This, it believes, will let the wine “express itself fully and reveal its extraordinary aromatic complexity.”


Source: SGGP Bookmark & Share

Polanski arrest puts latest film `Ghost’ on hold

In World on September 29, 2009 at 6:54 am

Roman Polanski’s arrest in Switzerland has left his latest film in limbo, with several months of work before the political thriller is ready for theaters.


Polanski’s agent, International Creative Management chief Jeff Berg, said Polanski had completed much of the editing on “The Ghost.” But other post-production work, including music scoring and sound mixing, had yet to be done, Berg said.


Based on the provocative novel by Robert Harris, “The Ghost” stars Pierce Brosnan as fictional former British leader Adam Lang and Ewan McGregor as a ghostwriter hired to help complete his memoirs. The cast includes Kim Cattrall, Tom Wilkinson, Olivia Williams and James Belushi.








In this Monday, Sept. 29, 2008, file photo, Polish director Roman Polanski is seen in Oberhausen, Germany.

The novel caused a stir in Britain for Lang’s resemblance to former Prime Minister Tony Blair. Like Blair, Lang is a once-popular leader brought down by his allegiance with the United States in the war on terror.


While the film does not yet have a U.S. deal, it has distribution in many overseas territories, among them Germany, where it was shot early this year, and France, where Polanski lives. He fled America in 1978 after pleading guilty to having unlawful sexual intercourse with a 13-year-old girl in Los Angeles.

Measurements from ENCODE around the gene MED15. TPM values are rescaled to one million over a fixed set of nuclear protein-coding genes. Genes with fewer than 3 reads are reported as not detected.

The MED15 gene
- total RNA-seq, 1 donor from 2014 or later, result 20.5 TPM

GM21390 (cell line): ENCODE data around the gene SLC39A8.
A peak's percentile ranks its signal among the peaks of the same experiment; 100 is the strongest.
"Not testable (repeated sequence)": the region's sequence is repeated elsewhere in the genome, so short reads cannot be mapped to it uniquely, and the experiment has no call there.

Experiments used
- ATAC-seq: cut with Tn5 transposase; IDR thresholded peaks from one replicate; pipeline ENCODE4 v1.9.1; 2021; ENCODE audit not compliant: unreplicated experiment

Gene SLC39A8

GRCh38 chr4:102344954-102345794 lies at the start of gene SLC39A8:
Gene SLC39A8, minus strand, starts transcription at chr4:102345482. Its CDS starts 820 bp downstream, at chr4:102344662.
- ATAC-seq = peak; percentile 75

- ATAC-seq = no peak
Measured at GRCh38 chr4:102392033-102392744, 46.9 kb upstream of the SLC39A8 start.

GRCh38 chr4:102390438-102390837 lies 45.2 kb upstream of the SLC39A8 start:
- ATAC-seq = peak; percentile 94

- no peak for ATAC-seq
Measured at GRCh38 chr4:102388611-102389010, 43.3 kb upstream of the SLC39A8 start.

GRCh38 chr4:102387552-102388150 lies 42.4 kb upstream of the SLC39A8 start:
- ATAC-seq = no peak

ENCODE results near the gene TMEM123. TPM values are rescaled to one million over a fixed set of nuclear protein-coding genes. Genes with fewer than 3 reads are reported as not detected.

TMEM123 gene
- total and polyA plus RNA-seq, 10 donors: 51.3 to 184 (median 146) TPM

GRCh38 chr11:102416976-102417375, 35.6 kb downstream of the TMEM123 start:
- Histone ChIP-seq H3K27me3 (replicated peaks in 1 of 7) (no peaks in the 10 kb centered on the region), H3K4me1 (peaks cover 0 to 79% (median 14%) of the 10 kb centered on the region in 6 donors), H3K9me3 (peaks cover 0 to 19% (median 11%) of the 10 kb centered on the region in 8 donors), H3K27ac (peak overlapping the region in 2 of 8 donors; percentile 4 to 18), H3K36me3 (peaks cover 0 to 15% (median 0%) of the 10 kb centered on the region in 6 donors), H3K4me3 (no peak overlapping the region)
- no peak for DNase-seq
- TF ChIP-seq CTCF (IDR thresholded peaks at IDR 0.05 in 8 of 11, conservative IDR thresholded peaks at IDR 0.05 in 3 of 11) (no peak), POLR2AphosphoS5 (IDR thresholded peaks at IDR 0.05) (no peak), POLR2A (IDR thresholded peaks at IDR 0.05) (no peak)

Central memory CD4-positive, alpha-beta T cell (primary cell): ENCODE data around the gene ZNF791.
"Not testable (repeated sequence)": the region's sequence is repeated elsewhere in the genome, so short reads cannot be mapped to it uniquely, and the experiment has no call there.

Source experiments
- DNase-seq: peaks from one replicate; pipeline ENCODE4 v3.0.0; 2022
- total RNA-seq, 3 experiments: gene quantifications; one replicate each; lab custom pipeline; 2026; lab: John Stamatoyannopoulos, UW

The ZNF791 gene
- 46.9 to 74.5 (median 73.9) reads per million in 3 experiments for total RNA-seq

Polanski was arrested over the weekend in Zurich, where he had traveled to receive a lifetime achievement award from a film festival. His lawyer said Polanski will fight U.S. attempts to have him returned to the United States.


“The Ghost” is the first Polanski movie with a U.S. setting since 1974’s “Chinatown.” Locations in Germany had to stand in for the story’s New England settings.


“There’s a lot of psychological intrigue in the story, as well as espionage and politics, and most of the action takes place in an oceanfront house during the middle of winter — all of it classic Polanski territory,” Harris said when the film was announced in 2007.


Berg said Polanski usually finishes his films before lining up U.S. distribution, so the completed movie can be shopped around.


“There is always interest in movies that Roman distributes,” Berg said. “It should be accepted on its own merits, but we feel highly confident we’ll find proper distribution.”


Polanski’s films include the horror hit “Rosemary’s Baby,” the costume drama “Tess” and the Holocaust saga “The Pianist,” which earned him the 2002 Academy Award for best director.


A Holocaust survivor himself, Polanski has endured other dire trauma, including the murder of his pregnant wife, actress Sharon Tate, by followers of cult figure Charles Manson in 1969.


With Polanski jailed, it’s unknown when work might resume on “The Ghost.” Berg said he is confident Polanski will put his legal troubles behind him and finish the film.


“I’m always optimistic when it comes to Roman,” Berg said. “He’s strong, and he has survived every situation imaginable.”


Source: SGGP